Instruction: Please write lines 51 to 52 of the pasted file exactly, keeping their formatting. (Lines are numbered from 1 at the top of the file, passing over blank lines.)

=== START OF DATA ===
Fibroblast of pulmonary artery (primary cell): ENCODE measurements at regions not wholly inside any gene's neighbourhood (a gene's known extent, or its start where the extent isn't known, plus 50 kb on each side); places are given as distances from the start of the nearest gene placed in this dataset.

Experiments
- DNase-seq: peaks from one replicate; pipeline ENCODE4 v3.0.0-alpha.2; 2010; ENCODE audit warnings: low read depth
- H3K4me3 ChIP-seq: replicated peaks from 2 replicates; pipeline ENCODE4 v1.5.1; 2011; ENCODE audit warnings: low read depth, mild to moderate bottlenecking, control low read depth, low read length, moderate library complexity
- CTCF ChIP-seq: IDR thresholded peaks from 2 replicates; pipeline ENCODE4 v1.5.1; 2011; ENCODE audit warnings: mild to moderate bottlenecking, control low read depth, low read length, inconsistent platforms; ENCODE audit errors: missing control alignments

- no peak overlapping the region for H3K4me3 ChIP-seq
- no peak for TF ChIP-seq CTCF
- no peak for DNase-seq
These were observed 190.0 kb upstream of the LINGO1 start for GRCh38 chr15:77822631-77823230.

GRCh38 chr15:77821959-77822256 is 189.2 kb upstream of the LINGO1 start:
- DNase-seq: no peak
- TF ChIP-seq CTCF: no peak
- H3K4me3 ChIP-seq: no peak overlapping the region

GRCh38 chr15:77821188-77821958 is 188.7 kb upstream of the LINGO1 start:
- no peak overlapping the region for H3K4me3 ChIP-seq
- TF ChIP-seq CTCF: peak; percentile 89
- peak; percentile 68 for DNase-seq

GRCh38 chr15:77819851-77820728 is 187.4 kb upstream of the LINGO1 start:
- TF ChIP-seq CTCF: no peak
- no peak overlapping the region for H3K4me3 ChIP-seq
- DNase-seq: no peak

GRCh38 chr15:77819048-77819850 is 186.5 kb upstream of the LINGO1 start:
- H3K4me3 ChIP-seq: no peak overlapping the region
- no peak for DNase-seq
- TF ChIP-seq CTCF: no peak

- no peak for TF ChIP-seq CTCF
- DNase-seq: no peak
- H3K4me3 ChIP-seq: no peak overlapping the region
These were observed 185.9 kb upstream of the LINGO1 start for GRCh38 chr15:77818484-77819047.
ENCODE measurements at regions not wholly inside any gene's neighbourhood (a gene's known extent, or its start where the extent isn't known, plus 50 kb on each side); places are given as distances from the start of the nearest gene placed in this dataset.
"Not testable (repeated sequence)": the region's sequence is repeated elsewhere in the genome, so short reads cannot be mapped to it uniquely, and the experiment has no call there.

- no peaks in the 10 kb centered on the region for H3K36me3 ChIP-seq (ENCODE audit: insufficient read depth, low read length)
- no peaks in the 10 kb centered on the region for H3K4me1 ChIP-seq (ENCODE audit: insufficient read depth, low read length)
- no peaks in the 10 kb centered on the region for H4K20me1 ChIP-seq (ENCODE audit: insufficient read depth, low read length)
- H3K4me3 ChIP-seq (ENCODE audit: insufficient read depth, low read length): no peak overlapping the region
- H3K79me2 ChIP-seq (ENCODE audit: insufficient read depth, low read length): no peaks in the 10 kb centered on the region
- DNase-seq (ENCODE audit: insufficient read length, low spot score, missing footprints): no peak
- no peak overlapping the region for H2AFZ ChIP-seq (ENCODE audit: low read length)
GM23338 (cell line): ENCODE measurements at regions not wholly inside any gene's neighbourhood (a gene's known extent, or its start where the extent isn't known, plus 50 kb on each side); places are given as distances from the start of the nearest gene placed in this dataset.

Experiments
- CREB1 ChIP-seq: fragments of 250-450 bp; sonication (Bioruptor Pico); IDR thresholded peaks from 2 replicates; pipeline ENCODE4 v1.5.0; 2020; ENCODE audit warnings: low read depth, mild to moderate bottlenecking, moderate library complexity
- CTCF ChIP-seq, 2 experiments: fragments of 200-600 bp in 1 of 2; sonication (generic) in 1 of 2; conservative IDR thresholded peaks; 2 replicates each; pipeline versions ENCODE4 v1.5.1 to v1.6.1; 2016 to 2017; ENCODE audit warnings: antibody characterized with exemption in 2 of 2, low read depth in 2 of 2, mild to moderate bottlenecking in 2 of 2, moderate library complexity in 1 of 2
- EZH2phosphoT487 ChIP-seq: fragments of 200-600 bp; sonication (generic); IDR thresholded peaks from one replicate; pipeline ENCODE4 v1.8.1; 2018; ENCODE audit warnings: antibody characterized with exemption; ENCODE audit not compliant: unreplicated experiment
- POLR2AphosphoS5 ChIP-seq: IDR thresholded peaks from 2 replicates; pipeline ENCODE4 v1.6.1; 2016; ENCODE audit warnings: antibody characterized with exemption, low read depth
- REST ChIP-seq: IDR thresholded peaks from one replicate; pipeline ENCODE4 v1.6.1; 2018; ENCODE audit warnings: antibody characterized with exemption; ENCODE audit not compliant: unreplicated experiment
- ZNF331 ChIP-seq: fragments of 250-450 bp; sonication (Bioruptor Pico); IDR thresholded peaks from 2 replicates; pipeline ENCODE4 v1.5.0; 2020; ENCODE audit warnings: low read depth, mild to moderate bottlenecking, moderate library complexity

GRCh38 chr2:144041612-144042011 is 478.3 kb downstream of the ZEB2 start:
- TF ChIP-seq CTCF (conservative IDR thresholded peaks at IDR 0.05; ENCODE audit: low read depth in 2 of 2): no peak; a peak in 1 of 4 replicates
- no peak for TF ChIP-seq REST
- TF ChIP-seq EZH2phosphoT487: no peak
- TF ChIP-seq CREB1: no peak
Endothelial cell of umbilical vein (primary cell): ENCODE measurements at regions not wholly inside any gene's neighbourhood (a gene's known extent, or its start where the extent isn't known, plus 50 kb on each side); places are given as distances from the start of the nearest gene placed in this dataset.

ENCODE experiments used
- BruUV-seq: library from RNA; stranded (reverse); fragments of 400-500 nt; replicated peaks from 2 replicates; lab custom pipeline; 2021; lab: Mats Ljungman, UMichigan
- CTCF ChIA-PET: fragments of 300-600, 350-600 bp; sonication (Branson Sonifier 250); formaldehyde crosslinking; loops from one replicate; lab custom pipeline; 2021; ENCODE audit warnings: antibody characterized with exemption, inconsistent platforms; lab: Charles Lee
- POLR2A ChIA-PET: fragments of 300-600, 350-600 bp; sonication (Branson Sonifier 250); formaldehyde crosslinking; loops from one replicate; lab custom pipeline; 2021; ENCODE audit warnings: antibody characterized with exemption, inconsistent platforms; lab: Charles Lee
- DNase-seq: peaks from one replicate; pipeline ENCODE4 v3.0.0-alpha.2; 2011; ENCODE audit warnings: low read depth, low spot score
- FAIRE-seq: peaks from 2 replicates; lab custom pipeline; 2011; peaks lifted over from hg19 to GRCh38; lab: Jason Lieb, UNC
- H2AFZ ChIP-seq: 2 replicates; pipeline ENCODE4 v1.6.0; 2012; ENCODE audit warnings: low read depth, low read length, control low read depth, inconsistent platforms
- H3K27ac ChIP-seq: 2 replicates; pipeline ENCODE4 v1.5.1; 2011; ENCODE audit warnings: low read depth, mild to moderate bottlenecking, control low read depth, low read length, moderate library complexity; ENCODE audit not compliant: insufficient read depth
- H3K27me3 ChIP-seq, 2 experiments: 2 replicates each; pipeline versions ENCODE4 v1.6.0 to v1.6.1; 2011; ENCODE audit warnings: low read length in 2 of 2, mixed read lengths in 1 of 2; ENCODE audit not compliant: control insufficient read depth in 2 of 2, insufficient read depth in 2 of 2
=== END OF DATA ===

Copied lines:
- TF ChIP-seq CREB1: no peak
Endothelial cell of umbilical vein (primary cell): ENCODE measurements at regions not wholly inside any gene's neighbourhood (a gene's known extent, or its start where the extent isn't known, plus 50 kb on each side); places are given as distances from the start of the nearest gene placed in this dataset.